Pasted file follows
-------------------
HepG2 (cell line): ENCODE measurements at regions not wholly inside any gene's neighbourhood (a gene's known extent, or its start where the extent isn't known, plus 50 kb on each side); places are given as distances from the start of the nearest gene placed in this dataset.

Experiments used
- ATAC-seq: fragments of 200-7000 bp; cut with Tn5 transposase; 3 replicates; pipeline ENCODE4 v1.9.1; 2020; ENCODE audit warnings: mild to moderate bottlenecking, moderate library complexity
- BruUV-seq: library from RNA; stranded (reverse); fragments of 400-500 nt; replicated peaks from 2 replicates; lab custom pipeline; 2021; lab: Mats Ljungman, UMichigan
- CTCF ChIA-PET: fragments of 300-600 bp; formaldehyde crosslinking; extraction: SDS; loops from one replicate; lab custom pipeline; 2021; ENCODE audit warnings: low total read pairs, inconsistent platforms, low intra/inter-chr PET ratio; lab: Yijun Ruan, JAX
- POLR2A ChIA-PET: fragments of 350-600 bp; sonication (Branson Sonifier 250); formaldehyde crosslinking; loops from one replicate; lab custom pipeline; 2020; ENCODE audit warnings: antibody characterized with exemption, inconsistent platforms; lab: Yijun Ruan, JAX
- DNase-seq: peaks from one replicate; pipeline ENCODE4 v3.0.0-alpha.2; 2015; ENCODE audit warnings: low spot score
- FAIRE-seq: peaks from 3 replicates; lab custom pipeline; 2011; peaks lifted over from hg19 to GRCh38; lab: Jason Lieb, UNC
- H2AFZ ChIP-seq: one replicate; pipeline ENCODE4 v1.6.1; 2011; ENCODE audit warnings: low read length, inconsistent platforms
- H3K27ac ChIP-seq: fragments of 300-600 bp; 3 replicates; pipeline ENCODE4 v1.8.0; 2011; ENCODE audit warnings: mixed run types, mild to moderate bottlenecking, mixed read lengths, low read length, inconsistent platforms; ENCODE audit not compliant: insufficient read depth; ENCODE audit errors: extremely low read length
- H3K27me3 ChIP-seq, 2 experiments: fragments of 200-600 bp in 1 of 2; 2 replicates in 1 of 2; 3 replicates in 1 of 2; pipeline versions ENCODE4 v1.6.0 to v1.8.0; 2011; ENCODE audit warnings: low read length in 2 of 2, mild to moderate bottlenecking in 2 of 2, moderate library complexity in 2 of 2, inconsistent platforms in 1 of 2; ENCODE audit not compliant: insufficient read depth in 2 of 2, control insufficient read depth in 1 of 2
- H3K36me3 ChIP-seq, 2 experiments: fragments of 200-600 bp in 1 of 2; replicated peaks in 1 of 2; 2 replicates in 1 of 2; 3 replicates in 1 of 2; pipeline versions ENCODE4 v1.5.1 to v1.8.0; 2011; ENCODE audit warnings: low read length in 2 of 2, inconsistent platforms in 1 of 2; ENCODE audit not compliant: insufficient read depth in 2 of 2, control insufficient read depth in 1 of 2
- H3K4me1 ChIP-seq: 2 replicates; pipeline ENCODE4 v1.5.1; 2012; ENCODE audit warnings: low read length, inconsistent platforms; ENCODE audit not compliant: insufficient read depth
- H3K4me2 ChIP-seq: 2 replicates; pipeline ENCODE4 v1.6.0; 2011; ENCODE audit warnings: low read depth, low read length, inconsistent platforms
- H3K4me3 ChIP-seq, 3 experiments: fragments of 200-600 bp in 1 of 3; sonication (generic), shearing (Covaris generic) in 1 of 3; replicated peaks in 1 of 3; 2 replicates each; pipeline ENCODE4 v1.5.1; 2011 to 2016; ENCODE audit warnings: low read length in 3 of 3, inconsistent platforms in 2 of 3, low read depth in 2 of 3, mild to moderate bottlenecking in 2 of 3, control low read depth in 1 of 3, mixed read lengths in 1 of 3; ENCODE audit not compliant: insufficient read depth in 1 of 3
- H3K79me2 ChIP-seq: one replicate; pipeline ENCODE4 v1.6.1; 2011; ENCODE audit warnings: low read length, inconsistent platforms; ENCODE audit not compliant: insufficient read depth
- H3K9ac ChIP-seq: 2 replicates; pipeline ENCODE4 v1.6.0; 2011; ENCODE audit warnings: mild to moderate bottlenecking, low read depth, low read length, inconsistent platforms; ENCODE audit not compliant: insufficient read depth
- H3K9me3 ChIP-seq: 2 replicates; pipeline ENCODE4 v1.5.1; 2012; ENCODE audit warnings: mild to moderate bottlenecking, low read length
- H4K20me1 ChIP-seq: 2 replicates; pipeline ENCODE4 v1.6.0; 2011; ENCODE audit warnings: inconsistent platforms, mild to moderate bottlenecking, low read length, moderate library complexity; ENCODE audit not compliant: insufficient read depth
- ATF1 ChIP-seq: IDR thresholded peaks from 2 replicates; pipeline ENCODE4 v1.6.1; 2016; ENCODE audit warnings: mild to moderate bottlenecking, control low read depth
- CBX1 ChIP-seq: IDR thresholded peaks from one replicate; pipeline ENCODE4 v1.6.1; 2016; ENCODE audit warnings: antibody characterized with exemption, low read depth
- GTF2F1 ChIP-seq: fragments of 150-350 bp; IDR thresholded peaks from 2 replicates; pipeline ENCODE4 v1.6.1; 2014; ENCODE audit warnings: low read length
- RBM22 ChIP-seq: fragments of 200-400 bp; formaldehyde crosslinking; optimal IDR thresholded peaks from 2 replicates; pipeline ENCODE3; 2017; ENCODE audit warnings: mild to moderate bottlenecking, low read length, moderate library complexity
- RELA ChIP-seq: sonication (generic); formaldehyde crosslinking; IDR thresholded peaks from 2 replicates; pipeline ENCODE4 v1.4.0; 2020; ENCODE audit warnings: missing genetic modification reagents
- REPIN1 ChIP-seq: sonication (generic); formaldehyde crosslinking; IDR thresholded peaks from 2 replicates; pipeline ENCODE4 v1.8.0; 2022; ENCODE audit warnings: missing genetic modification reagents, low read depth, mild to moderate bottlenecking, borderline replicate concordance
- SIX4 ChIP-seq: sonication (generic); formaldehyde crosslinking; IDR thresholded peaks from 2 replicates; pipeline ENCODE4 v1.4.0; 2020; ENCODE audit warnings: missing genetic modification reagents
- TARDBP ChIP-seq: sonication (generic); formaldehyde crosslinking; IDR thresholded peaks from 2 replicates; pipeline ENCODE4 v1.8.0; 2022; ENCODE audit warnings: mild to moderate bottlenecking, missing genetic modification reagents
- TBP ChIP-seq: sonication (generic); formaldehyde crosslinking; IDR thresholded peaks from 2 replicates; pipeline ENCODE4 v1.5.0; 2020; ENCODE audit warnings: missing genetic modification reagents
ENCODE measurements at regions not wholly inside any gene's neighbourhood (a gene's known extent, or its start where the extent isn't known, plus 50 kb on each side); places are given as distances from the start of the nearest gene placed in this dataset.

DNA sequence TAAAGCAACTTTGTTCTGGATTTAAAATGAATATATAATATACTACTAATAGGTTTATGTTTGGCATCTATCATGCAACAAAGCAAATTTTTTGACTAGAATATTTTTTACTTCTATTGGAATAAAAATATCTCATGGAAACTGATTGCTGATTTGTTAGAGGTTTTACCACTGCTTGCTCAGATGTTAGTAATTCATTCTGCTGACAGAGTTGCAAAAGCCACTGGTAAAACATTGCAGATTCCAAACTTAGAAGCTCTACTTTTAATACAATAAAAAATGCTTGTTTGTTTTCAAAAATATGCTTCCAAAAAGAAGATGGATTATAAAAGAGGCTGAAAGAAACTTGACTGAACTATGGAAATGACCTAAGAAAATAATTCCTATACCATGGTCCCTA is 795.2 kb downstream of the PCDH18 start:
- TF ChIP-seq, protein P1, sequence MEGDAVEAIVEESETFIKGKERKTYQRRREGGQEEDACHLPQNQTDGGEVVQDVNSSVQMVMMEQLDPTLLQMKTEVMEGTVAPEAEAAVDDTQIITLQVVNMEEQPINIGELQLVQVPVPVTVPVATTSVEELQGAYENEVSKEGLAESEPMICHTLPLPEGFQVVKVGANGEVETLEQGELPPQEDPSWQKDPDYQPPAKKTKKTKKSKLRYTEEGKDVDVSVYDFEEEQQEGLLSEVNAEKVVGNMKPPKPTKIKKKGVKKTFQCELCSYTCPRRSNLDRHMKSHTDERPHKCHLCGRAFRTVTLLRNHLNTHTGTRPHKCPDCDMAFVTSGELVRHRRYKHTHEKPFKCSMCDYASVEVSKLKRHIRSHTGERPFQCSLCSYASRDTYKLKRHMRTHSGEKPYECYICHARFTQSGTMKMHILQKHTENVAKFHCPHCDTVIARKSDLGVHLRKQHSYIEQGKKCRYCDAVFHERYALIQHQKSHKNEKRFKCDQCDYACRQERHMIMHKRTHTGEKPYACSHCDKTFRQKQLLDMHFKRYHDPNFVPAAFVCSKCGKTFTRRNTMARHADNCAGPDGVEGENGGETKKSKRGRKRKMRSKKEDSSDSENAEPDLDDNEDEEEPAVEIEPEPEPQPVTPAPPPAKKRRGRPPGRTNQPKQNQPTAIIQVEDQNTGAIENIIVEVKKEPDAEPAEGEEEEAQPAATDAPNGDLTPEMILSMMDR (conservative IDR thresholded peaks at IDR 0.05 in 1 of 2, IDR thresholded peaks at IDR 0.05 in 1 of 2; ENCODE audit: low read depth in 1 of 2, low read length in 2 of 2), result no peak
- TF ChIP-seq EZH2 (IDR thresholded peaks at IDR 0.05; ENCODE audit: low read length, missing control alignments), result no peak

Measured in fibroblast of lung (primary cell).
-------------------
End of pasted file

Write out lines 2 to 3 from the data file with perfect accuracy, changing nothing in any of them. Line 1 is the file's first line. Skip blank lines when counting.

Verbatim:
Experiments used
- ATAC-seq: fragments of 200-7000 bp; cut with Tn5 transposase; 3 replicates; pipeline ENCODE4 v1.9.1; 2020; ENCODE audit warnings: mild to moderate bottlenecking, moderate library complexity